TAGBILARAN CITY — She did not expect to be an ubi kinampay (purple yam) farmer, but when Concordia “Nang Cita” Alcomendras accepted the offer of the municipal agriculture’s office (MAO) of Sagbayan, Bohol to transform her small farmland into an ubi techno demo farm, it drastically changed her life.
Nang Cita became one of the successful women-cooperators in Barangay Langtad supported by the Department of Agriculture (DA)-7 (Central Visayas) and the MAO of her town using her quarter-of-a-hectare land to harvest around 2,500 kilos of ubi kinampay, for the entire planting season, DA-7 information officer Cheryl dela Victoria said.
Thankful to the government’s help in making her a successful ubi grower, Nang Cita boasted of her bountiful harvest of ubi kinampay (Dioscorea alata), a variety of yam native to Bohol.
“Daku kaayo ako pasalamat sa DA-7 nga ako ang napili nila nga mahimong Ubi Woman-Cooperator para sa techno demo. Daghan kaayo ko nakat-unan sa maong pagbansaybansay. (I am very grateful to DA-7 for choosing me to be a woman farmer cooperator for the Ubi Techno Demo. During the said training, I learned a lot),” she said.
“Sa una man gud, kun mananum mi og ubi, ang amo ra ani kay usa ra ka sako. Karon, daghan kaayo ang unod sa akong ubi nga niabot na og 2,500 kilos. Aron pagmatuod sa gidaghanon sa harvest, amo ni gikilo kay kuhaan man og record document. Mosobra pa ni kun maharvest na namo ang nabilin nga pito ka tudlingan (But now, there are plenty of ubi harvested which almost reached 2,500 kilos. To prove the yield, we have all the tubers weighed for record and documentation. This will go beyond once we finished harvesting the remaining seven rows),” she said.
It was Nang Cita’s first time to become a farmer cooperator and also her first time to plant ubi kinampay, dela Victoria told the Philippine News Agency (PNA).
“During her younger years, they plant the native ubi and could barely harvest one sack,” she noted.
When Nang Cita agreed to plant ubi kinampay, instead of her first wish to plant peanut, she was provided with ubi planting materials. She said she managed to cover some 3,339 hills.
DA-7 and the agriculture office of Sagbayan provided her with access to technologies, fertilizers, bamboo slabs, and technical support, she said.
Dela Victoria said they were motivated to assist the woman Nang Cita because of her commitment to extend her only counterpart in the undertaking --labor.
“Being a farmer-cooperator, we call her ubi farm as techno demo on ubi production,” dela Victoria said.
“The Initial planting of the ubi was done by the staff of DA-Bohol Experiment Station (BES). Nang Cita was able to catch the technique she observed in the experimental stage. She was able to follow the proper way of planting based on the recommendation.”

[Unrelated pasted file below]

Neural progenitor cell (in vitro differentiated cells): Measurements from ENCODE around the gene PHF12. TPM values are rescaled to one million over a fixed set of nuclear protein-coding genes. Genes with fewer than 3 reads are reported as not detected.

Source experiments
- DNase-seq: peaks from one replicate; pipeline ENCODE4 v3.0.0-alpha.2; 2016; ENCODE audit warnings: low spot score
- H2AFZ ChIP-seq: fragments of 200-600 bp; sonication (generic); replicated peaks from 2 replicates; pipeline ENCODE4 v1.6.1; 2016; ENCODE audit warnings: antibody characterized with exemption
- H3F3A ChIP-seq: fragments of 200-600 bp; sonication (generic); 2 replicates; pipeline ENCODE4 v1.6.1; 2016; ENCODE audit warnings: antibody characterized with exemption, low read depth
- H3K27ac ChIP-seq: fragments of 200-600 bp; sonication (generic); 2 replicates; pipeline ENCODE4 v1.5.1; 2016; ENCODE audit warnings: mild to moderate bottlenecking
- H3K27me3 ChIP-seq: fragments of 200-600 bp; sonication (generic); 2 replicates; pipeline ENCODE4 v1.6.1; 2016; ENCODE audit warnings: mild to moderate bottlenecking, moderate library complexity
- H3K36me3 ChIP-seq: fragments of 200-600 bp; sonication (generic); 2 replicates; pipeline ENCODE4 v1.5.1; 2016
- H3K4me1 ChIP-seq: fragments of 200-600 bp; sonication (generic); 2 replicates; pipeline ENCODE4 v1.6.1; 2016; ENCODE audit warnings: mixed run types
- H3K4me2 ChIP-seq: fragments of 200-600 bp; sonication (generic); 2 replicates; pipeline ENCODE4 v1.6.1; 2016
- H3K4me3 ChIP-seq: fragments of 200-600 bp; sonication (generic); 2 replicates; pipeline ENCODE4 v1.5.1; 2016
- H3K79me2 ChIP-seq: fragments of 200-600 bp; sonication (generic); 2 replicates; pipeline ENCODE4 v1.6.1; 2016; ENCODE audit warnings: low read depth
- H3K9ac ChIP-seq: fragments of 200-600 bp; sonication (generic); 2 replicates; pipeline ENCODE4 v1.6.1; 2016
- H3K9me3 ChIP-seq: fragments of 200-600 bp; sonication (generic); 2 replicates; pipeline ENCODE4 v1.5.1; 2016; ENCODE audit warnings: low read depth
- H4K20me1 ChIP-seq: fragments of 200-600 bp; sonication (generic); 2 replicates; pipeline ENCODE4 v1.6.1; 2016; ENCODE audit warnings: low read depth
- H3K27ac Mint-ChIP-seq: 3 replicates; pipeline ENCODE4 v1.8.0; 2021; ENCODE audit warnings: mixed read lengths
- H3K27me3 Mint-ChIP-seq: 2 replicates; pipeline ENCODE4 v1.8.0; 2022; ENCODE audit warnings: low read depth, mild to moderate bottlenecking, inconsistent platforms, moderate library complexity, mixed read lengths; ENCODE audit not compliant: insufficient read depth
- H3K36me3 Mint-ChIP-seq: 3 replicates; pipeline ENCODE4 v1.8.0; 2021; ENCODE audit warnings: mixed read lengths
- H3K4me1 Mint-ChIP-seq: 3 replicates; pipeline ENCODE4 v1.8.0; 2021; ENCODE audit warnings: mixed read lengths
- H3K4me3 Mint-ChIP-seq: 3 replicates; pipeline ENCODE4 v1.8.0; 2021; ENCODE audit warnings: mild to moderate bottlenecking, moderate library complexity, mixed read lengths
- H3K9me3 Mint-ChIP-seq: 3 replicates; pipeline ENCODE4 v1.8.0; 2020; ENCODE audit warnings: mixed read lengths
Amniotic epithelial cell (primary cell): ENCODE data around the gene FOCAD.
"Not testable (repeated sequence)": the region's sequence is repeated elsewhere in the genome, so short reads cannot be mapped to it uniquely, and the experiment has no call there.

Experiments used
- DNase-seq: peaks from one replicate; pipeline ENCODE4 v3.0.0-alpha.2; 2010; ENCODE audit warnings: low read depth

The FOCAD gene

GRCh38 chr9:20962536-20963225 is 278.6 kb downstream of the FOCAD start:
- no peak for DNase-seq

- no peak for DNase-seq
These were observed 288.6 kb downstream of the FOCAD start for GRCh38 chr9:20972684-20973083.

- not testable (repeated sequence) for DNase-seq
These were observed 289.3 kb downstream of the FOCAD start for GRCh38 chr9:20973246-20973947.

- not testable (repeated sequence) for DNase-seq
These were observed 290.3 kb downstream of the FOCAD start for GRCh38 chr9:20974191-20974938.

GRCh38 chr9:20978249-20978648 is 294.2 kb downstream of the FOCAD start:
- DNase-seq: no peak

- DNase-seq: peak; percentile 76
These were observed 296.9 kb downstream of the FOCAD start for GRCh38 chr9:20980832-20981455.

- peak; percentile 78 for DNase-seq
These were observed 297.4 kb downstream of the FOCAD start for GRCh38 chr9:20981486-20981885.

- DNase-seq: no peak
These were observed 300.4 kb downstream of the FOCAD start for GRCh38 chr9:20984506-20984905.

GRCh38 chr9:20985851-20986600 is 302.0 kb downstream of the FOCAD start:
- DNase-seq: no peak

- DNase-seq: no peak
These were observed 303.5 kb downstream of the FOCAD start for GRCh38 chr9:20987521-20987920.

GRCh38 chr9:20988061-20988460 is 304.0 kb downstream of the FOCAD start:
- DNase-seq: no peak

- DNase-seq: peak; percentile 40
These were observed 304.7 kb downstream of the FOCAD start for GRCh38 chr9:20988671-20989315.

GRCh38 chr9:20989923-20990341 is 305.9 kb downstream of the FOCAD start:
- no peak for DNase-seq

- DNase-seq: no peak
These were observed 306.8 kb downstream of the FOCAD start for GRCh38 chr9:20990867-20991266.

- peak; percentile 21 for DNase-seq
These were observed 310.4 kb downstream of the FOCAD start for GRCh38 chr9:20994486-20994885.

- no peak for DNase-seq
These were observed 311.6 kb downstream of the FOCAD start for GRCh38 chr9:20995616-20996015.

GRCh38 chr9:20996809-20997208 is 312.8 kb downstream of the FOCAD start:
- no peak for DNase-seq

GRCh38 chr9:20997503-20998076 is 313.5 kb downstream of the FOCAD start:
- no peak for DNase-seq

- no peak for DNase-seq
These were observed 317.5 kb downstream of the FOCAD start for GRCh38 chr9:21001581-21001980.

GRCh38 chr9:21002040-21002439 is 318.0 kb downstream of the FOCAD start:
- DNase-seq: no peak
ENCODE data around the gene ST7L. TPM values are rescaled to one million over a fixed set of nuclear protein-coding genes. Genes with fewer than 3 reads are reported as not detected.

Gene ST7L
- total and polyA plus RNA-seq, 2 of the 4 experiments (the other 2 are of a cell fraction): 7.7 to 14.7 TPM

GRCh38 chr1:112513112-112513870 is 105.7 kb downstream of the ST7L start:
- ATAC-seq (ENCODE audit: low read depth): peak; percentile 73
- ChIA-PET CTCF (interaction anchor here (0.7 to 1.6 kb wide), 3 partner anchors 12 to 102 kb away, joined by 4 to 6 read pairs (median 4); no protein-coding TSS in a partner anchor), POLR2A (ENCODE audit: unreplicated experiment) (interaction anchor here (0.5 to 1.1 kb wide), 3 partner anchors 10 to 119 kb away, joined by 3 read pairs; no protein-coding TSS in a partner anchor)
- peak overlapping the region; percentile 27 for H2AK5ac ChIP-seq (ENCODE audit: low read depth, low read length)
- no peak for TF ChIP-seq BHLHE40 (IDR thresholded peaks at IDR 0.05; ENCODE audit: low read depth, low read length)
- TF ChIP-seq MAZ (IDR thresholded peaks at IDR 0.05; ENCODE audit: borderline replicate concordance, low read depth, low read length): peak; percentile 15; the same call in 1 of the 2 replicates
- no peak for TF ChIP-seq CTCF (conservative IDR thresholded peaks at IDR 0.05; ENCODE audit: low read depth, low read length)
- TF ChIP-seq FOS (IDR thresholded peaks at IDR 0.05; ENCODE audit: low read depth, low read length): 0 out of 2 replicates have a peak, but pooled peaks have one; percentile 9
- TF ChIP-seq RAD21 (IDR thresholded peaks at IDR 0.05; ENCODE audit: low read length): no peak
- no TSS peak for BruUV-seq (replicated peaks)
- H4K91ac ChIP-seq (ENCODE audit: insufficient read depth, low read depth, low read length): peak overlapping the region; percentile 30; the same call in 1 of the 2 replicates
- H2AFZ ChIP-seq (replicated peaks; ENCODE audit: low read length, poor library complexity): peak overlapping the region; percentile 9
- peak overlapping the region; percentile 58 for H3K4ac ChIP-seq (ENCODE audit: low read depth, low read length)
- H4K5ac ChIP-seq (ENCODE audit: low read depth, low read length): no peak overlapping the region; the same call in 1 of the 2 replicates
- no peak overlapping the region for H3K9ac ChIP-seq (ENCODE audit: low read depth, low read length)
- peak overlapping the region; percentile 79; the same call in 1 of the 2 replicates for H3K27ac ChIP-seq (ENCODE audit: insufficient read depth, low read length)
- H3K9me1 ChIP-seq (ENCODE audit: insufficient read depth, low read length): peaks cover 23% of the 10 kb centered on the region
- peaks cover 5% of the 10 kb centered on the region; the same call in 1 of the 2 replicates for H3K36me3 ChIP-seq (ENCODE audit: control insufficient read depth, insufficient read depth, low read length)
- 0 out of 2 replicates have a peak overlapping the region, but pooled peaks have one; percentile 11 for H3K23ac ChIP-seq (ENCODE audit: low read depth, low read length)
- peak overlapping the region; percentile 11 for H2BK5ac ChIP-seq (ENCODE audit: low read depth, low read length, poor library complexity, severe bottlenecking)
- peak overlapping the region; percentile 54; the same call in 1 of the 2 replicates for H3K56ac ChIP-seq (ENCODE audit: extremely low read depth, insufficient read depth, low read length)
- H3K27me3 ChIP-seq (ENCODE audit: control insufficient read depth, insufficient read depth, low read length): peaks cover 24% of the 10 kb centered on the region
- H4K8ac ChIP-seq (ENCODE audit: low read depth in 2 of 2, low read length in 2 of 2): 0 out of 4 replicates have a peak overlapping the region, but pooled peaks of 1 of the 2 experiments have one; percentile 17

Nang Cita and other farmers in Langtad were provided with trainings and hands-on application under the guidance of DA-BES staff.
It was already beyond the ubi planting season when Nang Cita finished planting on her ¼-hectare farmland on July 3, 2018.
“Although she was so late in catching up within the planting months of April to May, she was still successful in cultivating her ubi farm as compared to other ubi farms planted within the season yet suffered diseases,” dela Victoria said.
“Nang Cita’s hard work and determination was the key to her successful cultivation of ubi kinampay. And her being a woman, her decisions matter most in her successes,” she said, noting that ubi farmer was not dependent on her husband who supports her work.
Following the right distance of one-meter per row and 0.75cm distance per hill, with the right technologies on ubi production to include weeding, fertilization, trellising, Nang Cita was able to attain the 2,500-kilogram harvest.
Based on the techno-demo project implementing guidelines, a farmer cooperator agrees to provide the DA with 350 kilos of ubi which are used for a re-dispersal program to other farmers interested in planting the same variety.
The 350 kilos of Nang Cita’s produce were given to the Bohol Ubi Growers Association (BUGA), whose officers will also give to interested ubi growers their initial cropping material.
Bohol is known for the ubi kinampay, an ubi cultivar (variety) which has aromatic, violet flesh.
Ubi’s farm gate price is PHP45 per kilo. Nang Cita’s 2,500-kilo harvest less the 350 kilos given to fellow farmers for further cultivation, meant a net produce of 2,150 kilos, which was translated to a whooping PHP96,750 gross income. (PNA)